Pc who tried to help Manchester Arena victims jailed over spying for criminal gang

Pc Mohammed Malik, 37, from Rochedale, fed criminals information from the Greater Manchester Police (GMP) internal systems despite his “unblemished reputation” in the force, Liverpool Crown Court.
Mohammed Malik, 37, from Rochedale, fed criminals information from the Greater Manchester Police's internal systems despite his 'unblemished reputation' in the force. (Reach)

A police officer who tried to help victims of the Manchester Arena terror attack has been jailed for spying for an organised crime group.

Pc Mohammed Malik, 37, fed criminals information from the Greater Manchester Police's (GMP) internal systems despite his “unblemished reputation” in the force, Liverpool Crown Court heard.

Since he joined GMP in 2009, Malik had championed better relations between the force and the Muslim community in Rochdale, and had earned commendations for tackling drug dealing in Manchester city centre.

In May 2017, he was one of the first responders to the scene during the Manchester Arena terror attack, despite being off duty.

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He attempted to aid the victims but claimed he faced several off-putting comments from those at the scene based on "his skin colour and that he had a rucksack with him" so stayed outside to help, the court heard.

The experience left Malik in need of counselling for depression, anxiety and post-traumatic stress disorder.

But a few months before the attack, Malik had begun sending information to criminal groups from police systems in exchange for cash.

In January 2017, he embarked on an “unhealthy relationship” with former colleague Mohammed Anis, 35, which lasted until they were arrested in November 2018.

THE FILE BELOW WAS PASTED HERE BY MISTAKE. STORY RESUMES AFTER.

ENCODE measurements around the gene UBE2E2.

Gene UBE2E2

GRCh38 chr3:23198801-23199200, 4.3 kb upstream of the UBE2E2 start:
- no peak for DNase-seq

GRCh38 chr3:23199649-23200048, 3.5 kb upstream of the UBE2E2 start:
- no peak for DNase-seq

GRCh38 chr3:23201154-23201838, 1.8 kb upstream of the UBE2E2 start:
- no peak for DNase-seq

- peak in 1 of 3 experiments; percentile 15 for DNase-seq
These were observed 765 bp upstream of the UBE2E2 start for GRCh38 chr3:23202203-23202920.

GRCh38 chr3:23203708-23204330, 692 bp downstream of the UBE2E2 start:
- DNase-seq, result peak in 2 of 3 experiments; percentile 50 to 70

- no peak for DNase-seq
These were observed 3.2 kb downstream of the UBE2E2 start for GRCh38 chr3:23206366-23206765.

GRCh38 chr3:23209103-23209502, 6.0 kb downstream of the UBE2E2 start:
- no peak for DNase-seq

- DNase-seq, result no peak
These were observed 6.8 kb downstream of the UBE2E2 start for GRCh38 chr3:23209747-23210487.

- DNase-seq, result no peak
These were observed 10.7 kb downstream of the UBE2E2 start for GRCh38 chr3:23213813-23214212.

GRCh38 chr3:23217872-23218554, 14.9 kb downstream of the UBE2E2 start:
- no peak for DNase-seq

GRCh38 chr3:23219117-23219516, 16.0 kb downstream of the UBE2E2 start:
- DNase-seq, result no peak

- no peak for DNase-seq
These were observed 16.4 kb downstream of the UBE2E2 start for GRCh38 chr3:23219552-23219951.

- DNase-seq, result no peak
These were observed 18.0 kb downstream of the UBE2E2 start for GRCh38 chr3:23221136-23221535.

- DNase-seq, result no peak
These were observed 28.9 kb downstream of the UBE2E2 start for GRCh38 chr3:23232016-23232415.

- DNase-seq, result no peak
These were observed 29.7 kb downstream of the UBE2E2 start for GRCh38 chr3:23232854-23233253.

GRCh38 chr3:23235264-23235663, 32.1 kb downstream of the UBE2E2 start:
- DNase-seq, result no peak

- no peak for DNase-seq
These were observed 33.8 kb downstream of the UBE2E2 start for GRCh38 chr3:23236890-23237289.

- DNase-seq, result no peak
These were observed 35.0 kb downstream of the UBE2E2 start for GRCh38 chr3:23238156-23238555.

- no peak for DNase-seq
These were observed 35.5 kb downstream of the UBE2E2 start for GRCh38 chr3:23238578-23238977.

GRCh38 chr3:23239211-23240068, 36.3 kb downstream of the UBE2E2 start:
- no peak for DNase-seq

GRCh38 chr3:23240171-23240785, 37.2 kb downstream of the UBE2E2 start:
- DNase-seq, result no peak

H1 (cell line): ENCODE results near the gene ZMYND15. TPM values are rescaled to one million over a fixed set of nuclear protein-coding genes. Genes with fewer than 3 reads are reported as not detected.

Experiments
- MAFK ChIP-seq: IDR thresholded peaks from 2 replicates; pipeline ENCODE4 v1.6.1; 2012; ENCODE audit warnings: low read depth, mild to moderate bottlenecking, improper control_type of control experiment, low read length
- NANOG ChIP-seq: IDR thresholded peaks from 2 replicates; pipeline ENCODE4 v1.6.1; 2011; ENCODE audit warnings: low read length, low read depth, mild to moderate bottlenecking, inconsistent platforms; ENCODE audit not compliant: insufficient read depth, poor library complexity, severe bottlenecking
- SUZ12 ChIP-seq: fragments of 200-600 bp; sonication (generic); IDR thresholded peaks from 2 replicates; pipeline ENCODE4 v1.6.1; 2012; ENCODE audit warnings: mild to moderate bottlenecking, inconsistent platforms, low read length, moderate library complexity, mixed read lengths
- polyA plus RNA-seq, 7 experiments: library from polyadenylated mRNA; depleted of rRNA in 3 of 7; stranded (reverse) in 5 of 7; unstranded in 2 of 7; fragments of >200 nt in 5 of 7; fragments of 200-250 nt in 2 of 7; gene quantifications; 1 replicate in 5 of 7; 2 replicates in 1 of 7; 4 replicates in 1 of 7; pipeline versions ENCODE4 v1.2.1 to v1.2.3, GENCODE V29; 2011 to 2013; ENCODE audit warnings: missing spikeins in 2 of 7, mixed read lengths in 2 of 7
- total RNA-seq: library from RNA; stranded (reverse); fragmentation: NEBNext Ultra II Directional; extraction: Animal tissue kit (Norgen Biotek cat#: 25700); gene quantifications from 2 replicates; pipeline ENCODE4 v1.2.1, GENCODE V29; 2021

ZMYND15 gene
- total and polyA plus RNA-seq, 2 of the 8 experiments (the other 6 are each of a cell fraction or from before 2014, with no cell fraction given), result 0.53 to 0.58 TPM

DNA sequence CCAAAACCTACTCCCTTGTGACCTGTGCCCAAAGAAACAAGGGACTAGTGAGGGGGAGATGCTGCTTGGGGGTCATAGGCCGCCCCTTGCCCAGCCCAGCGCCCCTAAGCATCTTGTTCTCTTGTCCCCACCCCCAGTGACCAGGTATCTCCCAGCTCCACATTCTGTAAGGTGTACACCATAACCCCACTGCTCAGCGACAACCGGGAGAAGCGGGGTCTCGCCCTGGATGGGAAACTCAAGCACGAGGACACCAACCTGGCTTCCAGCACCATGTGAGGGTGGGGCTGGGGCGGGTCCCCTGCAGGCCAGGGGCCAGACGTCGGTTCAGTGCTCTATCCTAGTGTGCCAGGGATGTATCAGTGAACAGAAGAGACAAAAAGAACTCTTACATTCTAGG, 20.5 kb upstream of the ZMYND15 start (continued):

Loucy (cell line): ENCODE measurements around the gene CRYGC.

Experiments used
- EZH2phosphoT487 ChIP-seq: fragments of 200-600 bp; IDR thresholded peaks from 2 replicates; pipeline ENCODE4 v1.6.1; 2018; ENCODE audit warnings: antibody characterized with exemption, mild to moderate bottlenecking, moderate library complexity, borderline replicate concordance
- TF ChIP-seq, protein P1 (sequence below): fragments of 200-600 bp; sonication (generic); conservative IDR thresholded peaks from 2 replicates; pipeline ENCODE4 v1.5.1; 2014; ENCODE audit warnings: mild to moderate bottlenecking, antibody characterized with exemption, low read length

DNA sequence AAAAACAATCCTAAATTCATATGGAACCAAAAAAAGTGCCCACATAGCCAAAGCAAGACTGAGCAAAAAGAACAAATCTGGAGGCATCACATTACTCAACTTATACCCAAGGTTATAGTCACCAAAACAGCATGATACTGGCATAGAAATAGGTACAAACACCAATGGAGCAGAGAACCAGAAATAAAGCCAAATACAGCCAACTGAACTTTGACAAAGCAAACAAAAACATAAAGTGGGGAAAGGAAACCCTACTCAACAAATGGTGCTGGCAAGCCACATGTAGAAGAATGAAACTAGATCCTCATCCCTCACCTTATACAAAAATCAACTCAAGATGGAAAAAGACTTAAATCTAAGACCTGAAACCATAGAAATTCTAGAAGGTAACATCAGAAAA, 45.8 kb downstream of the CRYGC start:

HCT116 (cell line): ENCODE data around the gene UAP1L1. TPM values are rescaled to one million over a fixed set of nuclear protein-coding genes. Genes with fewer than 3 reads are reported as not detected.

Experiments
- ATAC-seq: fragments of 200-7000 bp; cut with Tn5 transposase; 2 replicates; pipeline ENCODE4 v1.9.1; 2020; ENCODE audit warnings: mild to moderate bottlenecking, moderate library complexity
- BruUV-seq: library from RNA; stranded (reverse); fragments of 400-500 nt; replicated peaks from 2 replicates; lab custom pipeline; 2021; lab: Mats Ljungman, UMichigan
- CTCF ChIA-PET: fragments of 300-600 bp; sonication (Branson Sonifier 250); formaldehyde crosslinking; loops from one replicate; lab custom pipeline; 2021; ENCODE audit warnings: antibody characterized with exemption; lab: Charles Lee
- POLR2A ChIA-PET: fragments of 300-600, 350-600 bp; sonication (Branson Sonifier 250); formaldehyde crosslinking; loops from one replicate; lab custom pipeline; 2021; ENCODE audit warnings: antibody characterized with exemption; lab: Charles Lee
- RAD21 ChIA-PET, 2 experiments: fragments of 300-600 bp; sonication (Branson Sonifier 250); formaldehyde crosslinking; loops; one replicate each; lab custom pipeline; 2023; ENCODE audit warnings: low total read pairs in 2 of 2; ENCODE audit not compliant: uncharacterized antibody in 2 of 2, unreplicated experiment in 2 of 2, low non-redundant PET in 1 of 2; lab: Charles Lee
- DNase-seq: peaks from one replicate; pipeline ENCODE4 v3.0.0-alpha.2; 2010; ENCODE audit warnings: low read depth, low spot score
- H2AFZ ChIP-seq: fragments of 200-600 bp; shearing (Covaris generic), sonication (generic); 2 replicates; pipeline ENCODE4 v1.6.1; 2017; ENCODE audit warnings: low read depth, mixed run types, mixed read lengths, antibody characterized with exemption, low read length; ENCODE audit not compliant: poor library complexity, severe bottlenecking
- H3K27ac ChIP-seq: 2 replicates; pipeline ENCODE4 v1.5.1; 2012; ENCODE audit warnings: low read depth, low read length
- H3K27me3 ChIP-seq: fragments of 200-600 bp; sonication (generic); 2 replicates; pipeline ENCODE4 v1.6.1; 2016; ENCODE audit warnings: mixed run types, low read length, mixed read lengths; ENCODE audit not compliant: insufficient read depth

Anis would ask Malik to search GMP’s systems to find out if officers were monitoring cars being used by organised crime group members, or if there was any information known to police about him and his associates, the court heard.

Anis also paid Malik for providing the results on a monthly basis.

Investigators found up to £600-worth of payments in bank transfers while there were potentially more untraceable cash payments made, the court heard.

Malik also provided advice on avoiding detection as the “transactional relationship” escalated.

He helped Anis to keep one step ahead of the police, telling him “bro stop driving flashy cars, don't give them a reason to pull you over”, and “no more private reg which turns heads”.

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Malik also tipped off Anis that police were outside his house in Bury before helping him to make a false report about a burglary at the address in order to claim insurance money.

But Anis was caught when he collected about a kilo of cannabis from another man in Salford.

He was arrested and charged with three counts of conspiracy to commit misconduct in a public office.

Anis denied the charges and was found guilty in a trial at the end of May.

Malik was also charged with the same offences but pleaded guilty in the face of what a judge would later describe as “frankly, utterly overwhelming evidence.”

He was sentenced to two years and four months in prison while Anis was sentenced to three years and 10 months.

Mohammed Nawaz, mitigating for Malik, said the offences marked a “massive fall from grace” for the suspended police officer, adding that he “is under no illusion as to how serious these offences are.

"He knows that the breach of trust and public duty are extremely serious matters.”

John Harrison, mitigating for Anis, said: "Mohammed Anis did encourage a breach of trust. He was put up to this by somebody else. He shouldn't have been put up to these requests [for information]."

Sentencing, Judge Andrew Menary QC told Malik he had undermined public trust in the police, adding: “Having a friendly police officer who could supply inside information was a potentially very useful resource.

“It allowed criminals or those supporting criminal activity to be forewarned of police interest in them and their illegal activities or simply to know what the police knew about them and their activities.”

Detective Superintendent Steve Keeley, of GMP's Anti-Corruption Unit, said: "At GMP we expect the highest standards from all of our officers as part of their duty to serve the public, and it's clear here that Malik failed to do this and is rightly being punished for his crimes.

"This is a good result that sends a strong message to anyone involved in corruption that we will investigate and will pursue prosecutions to bring those responsible to account."

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